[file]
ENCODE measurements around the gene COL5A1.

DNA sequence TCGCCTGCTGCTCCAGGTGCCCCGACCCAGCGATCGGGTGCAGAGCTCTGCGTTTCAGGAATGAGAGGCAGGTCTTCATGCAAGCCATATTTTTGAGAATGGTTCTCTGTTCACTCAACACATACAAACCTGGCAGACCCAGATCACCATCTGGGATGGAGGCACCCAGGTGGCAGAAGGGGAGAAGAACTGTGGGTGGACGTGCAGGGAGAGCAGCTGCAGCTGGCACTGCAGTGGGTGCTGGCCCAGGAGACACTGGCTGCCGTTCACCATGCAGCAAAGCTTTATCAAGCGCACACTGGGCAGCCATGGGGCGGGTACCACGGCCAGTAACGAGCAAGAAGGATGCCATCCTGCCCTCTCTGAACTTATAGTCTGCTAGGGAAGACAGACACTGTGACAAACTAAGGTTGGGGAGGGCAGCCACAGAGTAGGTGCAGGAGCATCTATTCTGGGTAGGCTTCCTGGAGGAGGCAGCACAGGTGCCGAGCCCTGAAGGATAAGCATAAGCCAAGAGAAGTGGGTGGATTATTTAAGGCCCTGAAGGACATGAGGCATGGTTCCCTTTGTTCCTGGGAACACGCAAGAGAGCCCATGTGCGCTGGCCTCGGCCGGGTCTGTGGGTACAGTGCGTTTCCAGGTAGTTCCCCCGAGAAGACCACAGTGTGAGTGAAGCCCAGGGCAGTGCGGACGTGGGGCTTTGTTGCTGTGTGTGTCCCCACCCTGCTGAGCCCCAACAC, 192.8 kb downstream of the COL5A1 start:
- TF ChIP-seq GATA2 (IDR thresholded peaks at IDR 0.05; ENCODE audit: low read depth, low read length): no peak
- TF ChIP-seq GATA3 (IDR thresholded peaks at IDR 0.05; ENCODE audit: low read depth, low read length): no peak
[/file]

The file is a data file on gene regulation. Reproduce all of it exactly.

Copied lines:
ENCODE measurements around the gene COL5A1.

DNA sequence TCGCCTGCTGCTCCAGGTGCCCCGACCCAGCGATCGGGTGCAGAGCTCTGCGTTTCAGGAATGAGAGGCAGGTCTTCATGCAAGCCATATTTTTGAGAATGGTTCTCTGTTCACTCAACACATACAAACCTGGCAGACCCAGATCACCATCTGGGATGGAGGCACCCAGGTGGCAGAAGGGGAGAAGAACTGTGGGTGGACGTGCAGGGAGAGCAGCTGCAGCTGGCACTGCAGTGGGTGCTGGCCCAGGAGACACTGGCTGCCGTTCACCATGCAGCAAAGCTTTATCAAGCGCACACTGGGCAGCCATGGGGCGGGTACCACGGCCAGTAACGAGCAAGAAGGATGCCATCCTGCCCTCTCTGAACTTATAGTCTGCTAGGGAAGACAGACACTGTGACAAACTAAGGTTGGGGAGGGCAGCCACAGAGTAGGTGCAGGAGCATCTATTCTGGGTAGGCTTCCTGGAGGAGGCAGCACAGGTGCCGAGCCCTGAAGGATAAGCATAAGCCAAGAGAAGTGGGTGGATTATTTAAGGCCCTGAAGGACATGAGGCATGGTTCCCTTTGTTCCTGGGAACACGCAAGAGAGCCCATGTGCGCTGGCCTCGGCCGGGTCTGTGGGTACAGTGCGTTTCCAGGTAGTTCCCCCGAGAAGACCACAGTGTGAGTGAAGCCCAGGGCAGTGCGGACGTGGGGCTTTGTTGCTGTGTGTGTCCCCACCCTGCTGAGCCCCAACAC, 192.8 kb downstream of the COL5A1 start:
- TF ChIP-seq GATA2 (IDR thresholded peaks at IDR 0.05; ENCODE audit: low read depth, low read length): no peak
- TF ChIP-seq GATA3 (IDR thresholded peaks at IDR 0.05; ENCODE audit: low read depth, low read length): no peak